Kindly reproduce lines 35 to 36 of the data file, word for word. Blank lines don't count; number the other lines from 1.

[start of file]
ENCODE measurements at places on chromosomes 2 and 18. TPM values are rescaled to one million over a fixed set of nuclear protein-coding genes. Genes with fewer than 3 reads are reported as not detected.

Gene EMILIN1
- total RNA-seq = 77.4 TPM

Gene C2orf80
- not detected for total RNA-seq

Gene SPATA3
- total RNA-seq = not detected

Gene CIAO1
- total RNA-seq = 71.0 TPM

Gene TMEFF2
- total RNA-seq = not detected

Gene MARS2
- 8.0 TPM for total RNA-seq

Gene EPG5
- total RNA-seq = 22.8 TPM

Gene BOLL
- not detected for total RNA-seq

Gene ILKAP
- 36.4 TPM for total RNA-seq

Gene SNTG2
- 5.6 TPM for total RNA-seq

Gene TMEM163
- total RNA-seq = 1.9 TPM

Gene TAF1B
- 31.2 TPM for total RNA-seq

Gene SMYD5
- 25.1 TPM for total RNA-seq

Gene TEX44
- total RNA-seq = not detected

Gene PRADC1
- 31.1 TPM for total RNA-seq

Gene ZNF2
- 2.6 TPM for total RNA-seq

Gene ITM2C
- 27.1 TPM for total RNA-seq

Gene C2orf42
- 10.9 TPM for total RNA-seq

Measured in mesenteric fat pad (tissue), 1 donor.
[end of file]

- 27.1 TPM for total RNA-seq

Gene C2orf42